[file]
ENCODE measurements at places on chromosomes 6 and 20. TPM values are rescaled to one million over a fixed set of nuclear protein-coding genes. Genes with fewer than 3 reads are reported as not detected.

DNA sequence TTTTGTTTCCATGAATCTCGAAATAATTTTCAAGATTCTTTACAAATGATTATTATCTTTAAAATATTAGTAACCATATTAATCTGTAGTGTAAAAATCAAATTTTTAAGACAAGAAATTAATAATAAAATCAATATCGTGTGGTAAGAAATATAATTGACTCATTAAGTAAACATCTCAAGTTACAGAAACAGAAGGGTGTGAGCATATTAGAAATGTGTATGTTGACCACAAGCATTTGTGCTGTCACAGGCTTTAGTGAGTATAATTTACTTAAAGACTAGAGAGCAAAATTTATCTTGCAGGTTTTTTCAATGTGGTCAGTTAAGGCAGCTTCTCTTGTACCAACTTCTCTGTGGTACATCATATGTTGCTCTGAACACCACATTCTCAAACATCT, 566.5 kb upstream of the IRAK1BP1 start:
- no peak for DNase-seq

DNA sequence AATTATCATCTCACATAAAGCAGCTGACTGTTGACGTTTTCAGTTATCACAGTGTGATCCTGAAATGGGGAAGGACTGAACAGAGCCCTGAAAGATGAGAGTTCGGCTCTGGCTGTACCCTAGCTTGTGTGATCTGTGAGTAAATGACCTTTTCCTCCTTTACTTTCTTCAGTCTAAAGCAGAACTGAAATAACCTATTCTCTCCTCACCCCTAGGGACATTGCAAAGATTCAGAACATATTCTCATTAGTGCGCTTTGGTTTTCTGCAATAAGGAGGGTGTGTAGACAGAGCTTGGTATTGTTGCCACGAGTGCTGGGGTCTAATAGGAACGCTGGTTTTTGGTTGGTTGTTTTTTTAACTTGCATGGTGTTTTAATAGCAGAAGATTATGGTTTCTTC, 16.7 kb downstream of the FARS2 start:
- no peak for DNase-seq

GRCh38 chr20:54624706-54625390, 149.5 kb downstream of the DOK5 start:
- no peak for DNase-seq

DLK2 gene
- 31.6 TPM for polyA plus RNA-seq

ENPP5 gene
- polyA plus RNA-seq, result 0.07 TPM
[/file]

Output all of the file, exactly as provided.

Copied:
ENCODE measurements at places on chromosomes 6 and 20. TPM values are rescaled to one million over a fixed set of nuclear protein-coding genes. Genes with fewer than 3 reads are reported as not detected.

DNA sequence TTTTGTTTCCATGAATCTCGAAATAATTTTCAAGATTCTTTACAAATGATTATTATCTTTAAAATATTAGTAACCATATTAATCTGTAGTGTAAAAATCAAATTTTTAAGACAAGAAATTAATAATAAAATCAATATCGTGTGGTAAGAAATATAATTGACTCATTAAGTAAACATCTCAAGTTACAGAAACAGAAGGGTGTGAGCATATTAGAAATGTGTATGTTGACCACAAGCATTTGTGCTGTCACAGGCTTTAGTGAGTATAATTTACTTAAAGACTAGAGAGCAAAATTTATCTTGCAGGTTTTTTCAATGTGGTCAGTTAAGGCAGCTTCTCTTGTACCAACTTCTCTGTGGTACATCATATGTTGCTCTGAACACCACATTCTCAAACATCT, 566.5 kb upstream of the IRAK1BP1 start:
- no peak for DNase-seq

DNA sequence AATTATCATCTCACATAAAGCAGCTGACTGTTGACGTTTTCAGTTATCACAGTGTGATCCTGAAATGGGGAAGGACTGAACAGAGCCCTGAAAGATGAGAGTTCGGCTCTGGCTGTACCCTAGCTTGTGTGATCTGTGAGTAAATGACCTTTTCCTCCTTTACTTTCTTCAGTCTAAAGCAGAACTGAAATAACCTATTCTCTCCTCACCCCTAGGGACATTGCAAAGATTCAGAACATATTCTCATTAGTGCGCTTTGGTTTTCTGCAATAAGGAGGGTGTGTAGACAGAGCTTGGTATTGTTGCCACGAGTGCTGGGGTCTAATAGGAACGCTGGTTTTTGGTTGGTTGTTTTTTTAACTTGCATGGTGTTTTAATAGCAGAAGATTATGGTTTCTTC, 16.7 kb downstream of the FARS2 start:
- no peak for DNase-seq

GRCh38 chr20:54624706-54625390, 149.5 kb downstream of the DOK5 start:
- no peak for DNase-seq

DLK2 gene
- 31.6 TPM for polyA plus RNA-seq

ENPP5 gene
- polyA plus RNA-seq, result 0.07 TPM